For a work so dominated by photographed hands, it is perhaps no accident that Cemre Yesil Gonenli’s Hayal and Hakikat opens with the book maker’s equivalent of an opposing thumb.
Pull back the ‘thumb’ of this green, fabric-covered hardback and there’s a number - 91185 - jotted in pencil on a page dulled with mould.
An archive reference? A prisoner number? Population reference? We’re never told. But it puts the reader on edge.
This first page sits on top of the introduction, itself resembling a policeman’s notepad with pages that fold vertically.
Gonenli’s work is a response to the photographic archives of the 34th Sultan of the Ottoman Empire, Abdul Hamid II (1842-1918). During the 25th year of his reign, the sultan declared that all murder convicts in the empire be photographed with their hands showing.
Why? An aficionado of crime fiction, Abdul Hamid II was inspired by a pseudo-scientific idea which claimed “any criminal with a thumb joint longer than the index finger joint, is inclined to murder”.
I (as I imagine most readers will) checked my thumb and forefinger joints. It was bad news concerning my inclinations…
Open the belly of this gilt-edged book and there are two blocks (again opening vertically) of duotone images. One, Hayal, a Turkish word which translates to ‘dreams’, is about three times as deep as the opposing Hakikat (or ‘truth’) pictures.
Starting with Hayal, the reader encounters image after image of men bearing their hands to the camera. Each figure is decapitated by Gonenli’s intentional cropping.
Hands, after hands after hands. The reader’s gaze might wander to the men’s clothing or to the ornate woodwork panelling behind them - but will inevitably return to the hands, to assess whether each hand for murderous inclination.
Then, on the eighth plate of Hayal, there are remnants of a thumbprint on the original photographic plate. Whose? Were they examining their own thumb and forefinger? We can only imagine.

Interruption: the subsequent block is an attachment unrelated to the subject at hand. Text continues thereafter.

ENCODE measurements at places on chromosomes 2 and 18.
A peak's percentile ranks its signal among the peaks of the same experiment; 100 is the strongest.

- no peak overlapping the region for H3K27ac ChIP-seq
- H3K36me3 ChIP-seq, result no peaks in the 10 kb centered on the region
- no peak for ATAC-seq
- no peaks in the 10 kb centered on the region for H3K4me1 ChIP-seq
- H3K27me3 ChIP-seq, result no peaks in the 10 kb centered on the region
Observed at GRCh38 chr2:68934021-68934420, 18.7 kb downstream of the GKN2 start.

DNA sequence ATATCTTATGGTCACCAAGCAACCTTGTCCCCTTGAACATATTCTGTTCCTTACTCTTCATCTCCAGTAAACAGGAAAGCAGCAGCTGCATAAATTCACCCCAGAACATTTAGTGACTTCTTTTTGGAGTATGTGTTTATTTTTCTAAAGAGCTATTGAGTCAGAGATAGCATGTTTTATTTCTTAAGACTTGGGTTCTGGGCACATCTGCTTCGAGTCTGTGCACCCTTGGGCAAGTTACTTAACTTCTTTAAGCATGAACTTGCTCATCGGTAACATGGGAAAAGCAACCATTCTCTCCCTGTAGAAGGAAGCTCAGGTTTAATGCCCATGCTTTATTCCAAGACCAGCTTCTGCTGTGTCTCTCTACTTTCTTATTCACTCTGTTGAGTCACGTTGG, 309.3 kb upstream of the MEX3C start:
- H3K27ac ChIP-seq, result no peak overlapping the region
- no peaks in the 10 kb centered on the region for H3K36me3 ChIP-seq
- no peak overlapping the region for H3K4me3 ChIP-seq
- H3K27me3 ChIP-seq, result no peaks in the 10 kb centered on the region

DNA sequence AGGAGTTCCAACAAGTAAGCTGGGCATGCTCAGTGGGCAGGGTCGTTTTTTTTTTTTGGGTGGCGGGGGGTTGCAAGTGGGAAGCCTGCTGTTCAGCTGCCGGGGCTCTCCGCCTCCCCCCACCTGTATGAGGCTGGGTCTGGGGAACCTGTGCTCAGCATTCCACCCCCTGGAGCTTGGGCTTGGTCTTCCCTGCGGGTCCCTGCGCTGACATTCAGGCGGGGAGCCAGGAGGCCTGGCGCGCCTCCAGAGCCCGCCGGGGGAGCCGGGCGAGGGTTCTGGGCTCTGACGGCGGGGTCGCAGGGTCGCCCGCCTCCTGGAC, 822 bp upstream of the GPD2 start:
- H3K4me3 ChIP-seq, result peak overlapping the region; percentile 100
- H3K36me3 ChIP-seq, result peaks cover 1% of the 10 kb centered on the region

What did being photographed mean to these men? What did they make of an assumed insistence they must reveal their fingers and thumbs? Did they know why or who would be looking at them? Did they consciously try to communicate through their hands? Is that why, in Hayal, so many rest their hands upon their stomachs tenderly, a visual expression of benignity?
Hands, hands, hands, so many hands. Then comes the immense rush of discomfort at realising we, the viewer, in trying to learn something of these men through their hands, have become Abdul Hamid II. We are seeing these men as the sultan did.
This is the visceral madness of the despot: That human motivation, capacity or worth might be classified or predicted according to some arbitrary feature. Then, the thumb joint; today, complexion, for example, or political view or faith. It is here that Gonenli’s work becomes searingly relevant.
The relentless drip, drip, drip of hands continues in Hakikat. But there’s a shift. These men are certainly convicts, their hands often hanging downwards, burdened by the weight of their shackles and chains. The photographs of Hakikat often damaged, the originals apparently being dissolved from the bottom up as though the men themselves are disintegrating before our eyes.
Then, towards the end, we encounter a plate of immense beauty.
It shows two men, one freely draping his hand across the shoulder of another in friendship. Beautiful, all the more so amongst the madness.
Hayal and Hakikat is a difficult work to place. But for that lone image of the two friends, its images do not delight. They disorient and demand engagement, they urge us to question the act of incarceration and of those who incarcerate. Hayal and Hakikat is a book that ‘does’ rather than ‘is’ and its natural home may not be the bookshelf but in circulation, from reader to reader and perhaps, just perhaps, to one of the many thousands around the globe unjustly imprisoned for what they think, where they live or how they look.
Hayal & Hakikat: A Handbook of Forgiveness & A Handbook of Punishment by Cemre Yeşil Gönenli
Published September 2020
Co-Edition Gost and FiLBooks
210 x 157 mm
3 book blocks (160 pages + 64 pages + 16 pages)
112 duotone images